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Your Environment. Your Health.

Eukaryotic Transcriptional Regulation Group

Defining Gene Regulatory Mechanisms

Paul A. Wade, Ph.D.
Paul Wade, Ph.D.
Deputy Chief, Epigenetics & Stem Cell Biology Laboratory and Principal Investigator
Tel 984-287-4133
Fax 919-541-0146
wadep2@niehs.nih.gov
P.O. Box 12233
Mail Drop D4-04
Durham, N.C. 27709

Research Summary

Paul A. Wade, Ph.D., is Deputy Chief of the Epigenetics and Stem Cell Biology Laboratory and head of the Eukaryotic Transcriptional Regulation Group. The long-term goals of the laboratory are to understand how eukaryotic cells regulate genes within the context of chromatin (popularly termed epigenetics), how such events relate to biological properties of cells, and how environmental cues impact regulation. The laboratory has a special interest in cancer; studies within the group focus on chromatin-dependent regulation of transcriptional networks that influence risk of cancer development or dictate disease-relevant properties of cancer cells.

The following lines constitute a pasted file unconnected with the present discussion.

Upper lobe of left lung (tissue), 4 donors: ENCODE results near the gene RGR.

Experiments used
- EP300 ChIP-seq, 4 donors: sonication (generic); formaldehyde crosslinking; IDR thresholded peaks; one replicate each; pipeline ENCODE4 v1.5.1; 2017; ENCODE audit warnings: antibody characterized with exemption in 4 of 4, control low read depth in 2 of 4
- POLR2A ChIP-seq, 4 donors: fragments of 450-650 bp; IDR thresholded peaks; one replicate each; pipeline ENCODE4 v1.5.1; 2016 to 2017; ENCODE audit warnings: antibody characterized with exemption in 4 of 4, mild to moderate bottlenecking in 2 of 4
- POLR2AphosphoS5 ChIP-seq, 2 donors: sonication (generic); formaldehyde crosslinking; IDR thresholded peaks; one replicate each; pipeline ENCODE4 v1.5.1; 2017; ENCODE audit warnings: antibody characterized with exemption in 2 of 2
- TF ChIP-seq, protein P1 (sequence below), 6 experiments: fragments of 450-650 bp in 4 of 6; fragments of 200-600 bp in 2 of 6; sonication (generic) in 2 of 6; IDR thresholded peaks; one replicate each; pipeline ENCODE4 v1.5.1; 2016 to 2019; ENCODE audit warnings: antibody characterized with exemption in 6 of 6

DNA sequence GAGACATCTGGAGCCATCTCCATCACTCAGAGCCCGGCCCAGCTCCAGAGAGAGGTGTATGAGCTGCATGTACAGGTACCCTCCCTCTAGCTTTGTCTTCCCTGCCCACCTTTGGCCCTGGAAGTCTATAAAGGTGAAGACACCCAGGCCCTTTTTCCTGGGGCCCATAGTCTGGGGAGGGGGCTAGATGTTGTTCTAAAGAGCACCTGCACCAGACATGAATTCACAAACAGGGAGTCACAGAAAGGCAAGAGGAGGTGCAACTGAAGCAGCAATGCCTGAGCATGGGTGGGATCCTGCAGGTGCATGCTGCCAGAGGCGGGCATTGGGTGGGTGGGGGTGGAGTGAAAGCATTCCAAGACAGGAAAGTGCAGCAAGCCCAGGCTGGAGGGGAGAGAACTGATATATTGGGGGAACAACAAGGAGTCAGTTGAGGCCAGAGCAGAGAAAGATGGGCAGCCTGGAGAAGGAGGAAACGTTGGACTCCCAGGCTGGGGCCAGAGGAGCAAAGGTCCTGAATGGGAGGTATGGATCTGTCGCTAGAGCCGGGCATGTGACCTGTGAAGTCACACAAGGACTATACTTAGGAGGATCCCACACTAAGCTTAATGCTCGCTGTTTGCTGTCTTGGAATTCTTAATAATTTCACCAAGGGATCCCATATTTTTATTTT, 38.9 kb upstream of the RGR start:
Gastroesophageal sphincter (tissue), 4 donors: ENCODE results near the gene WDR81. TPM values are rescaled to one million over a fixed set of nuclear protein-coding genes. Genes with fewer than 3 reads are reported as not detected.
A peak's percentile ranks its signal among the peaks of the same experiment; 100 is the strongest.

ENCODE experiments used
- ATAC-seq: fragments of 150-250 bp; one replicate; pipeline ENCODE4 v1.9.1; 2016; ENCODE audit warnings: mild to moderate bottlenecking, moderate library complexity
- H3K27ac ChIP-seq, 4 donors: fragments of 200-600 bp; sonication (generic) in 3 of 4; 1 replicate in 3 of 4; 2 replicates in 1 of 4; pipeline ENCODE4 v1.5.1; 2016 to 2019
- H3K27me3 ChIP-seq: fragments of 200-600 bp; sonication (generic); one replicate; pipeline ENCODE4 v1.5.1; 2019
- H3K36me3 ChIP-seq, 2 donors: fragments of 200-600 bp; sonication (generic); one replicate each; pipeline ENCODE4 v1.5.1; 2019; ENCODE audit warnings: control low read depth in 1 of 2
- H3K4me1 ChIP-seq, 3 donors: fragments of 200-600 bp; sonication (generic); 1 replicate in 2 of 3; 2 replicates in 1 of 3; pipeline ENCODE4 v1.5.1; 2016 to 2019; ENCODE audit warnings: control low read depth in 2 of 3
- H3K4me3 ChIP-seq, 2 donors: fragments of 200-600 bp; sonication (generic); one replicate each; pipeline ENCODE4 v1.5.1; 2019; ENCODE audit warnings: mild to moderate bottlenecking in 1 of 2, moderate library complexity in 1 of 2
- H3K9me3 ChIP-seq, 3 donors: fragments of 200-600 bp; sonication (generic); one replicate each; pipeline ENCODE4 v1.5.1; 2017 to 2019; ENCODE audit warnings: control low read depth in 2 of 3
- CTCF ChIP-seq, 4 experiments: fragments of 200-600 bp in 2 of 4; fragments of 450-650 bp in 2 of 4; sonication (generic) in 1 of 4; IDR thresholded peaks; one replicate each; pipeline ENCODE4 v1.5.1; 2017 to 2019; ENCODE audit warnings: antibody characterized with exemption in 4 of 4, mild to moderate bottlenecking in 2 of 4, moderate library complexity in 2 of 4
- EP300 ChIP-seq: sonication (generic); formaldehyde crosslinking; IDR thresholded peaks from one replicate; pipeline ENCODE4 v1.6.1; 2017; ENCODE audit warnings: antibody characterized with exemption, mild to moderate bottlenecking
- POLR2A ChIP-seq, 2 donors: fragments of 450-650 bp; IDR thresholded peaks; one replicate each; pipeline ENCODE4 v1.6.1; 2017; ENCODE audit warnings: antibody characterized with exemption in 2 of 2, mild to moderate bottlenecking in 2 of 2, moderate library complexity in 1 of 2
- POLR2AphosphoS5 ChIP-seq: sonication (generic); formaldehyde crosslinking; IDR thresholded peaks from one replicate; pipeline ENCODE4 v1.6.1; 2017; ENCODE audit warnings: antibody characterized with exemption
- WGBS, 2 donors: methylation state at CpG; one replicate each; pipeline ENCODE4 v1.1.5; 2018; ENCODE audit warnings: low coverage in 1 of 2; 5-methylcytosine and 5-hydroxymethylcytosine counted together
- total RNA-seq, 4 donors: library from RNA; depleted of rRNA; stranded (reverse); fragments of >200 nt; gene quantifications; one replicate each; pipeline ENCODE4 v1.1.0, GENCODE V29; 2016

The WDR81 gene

model of human Mi-2/NuRD complex
A model for human Mi-2/NuRD complex subunit architecture and interaction with nucleosomes. The six core subunits are each encoded by gene paralogs as indicated in the model.